State Government Has Pledged To Remove 50 Level Crossings

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Cartoon of a level crossing attached to a horse


Since 1825, when George Stephenson first ran his iron horses in England, the general opinion has been that roads and railways don’t mix.

Today that opinion is shared by most of Melbourne’s rail passengers and motorists who face the uneasy – frequently dangerous – interface between the two transport modes at the city’s 170-odd level crossings.

Now there’s a light at the end of the tunnel – the light of a train passing swiftly under or over a road where traffic has banked up on and off for well over a century.

There’s also light in the air – the light of trains that on some lines will run on tracks about two storeys above current ground level.

50 crossings to go 

The State Government has pledged to remove 50 level crossings from 13 Melbourne rail lines by 2022 in a process costing at least $6 billion and providing more than 4500 jobs in the construction phase.

One of the most notorious rail/road trouble spots has already been removed in the current program: the Burke Rd crossing at Gardiner Station in Glen Iris. Work included rebuilding the station, taking the rail line under the road and coordinating trams and road vehicles accessing major roads including the adjacent Monash Freeway.

Complex operation

“That has been a very complex operation,” Kevin Devlin, CEO of the Level Crossing Removal Authority said. “It had to be done with a minimum of disturbance to many thousands of daily road, rail and tram passengers, together with the usual services such as electricity, sewerage, gas and telephone.

“We had hundreds of workers occupying a very tight space so logistics and co-ordination had to be carefully planned.”

The finished job may please Greg Champion, who decades ago sang: “Never turn right at Burke Rd, Malvern or you’ll be there all the day.”

But this is by no means the most difficult task in the program – think High St Reservoir, where six roads and four boom gates share one intersection. “The planning for that one is very complex,” Mr Devlin said.

Special construction methods

An added degree of difficulty attends the Frankston line. For a considerable distance its track runs on deep, sandy soil and across sensitive watercourses and wetlands.

All of which calls for specialist construction methods involving massive caissons driven deep into the ground to support the new structures.

Mr Devlin said the Level Crossing Removal Authority is taking on board best-practice methods from around the world.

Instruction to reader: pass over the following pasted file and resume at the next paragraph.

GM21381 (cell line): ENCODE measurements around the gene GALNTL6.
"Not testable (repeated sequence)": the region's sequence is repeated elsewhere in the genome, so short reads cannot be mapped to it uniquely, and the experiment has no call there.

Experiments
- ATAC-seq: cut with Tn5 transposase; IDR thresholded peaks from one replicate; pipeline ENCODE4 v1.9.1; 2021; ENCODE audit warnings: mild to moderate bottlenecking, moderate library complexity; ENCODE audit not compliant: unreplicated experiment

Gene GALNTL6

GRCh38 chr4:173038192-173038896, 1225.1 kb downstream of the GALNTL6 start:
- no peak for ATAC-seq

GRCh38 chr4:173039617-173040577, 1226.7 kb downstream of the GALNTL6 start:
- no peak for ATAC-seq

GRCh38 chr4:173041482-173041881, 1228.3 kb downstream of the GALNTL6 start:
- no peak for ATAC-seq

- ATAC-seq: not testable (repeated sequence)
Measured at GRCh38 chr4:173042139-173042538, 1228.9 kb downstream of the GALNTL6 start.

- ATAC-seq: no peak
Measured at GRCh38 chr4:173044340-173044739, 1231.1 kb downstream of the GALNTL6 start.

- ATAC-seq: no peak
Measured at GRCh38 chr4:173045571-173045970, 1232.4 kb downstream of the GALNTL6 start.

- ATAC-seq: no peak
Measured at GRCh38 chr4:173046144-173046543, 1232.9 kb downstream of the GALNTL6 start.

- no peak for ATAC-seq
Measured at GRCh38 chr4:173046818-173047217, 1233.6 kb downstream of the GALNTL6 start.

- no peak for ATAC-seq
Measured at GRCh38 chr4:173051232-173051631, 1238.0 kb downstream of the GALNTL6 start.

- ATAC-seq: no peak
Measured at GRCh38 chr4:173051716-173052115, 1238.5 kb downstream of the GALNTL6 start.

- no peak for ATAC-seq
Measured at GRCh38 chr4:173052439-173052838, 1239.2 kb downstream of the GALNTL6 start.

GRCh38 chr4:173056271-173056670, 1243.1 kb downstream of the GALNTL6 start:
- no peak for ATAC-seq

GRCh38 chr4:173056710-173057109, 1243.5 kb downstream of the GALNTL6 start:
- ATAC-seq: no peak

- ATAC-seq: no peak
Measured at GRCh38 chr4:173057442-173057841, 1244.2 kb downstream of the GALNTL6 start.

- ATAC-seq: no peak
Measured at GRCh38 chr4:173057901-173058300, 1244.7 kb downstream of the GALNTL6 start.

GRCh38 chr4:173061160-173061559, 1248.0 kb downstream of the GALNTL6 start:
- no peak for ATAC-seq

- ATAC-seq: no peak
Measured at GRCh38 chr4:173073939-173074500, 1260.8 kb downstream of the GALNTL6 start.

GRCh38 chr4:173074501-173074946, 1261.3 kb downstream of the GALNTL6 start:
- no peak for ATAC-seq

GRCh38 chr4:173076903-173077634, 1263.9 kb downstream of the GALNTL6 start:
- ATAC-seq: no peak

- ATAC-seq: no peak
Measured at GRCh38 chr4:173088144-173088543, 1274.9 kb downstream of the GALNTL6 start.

“We’re doing much more than merely removing level crossings. In many cases we’ll be creating new stations the like of which Melbourne hasn’t seen before, some with retail, commercial and community components.”

New public spaces

The Level Crossing Removal Authority is promising opportunities for new public spaces, such as gardens, playgrounds, linear parks, bike tracks and walking paths.

The state government pledged six weeks of community consultation.

Dave Jones, Manager Roads and Traffic at RACV, said it was important people go to information sessions and check the Authority’s website to ensure their views are shared and heard.

One of the most controversial ideas is the so-called Sky Rail, elevated sections of track that are being considered for sections of the Dandenong and Frankston rail corridors.

Sky rail

The plan to have elevated tracks replace some of the level crossings on one major line immediately drew criticism. The $1.6 billion project would see nine level crossings removed between Caulfield and Pakenham and Cranbourne. Work, including five new  stations, is scheduled for completion in November 2018.

Opponents have forecast increased noise for trackside residents and said more than 8km of elevated tracks would divide neighbourhoods. Critics also said the spaces underneath the twin tracks could attract unsavoury activities.

The Authority’s Mr Devlin said  elevated railways would cause less noise pollution than on-ground tracks, and that they would be safer by making public access to tracks harder.

RACV’s Dave Jones said elevated tracks provide the opportunity to build bikeways along the old tracks and to create additional open space and car parking. He said there must be a commitment to ensure any public spaces created are well maintained.

Consider commuting alternatives

Mr Jones said the overall program might mean cancellation of services while changes are made, and alternative means of commuting to minimise delays should be considered. He said the Authority would alert the public when roads and public transport were affected by level crossing removals.



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Written by Paul Edwards
April 15, 2016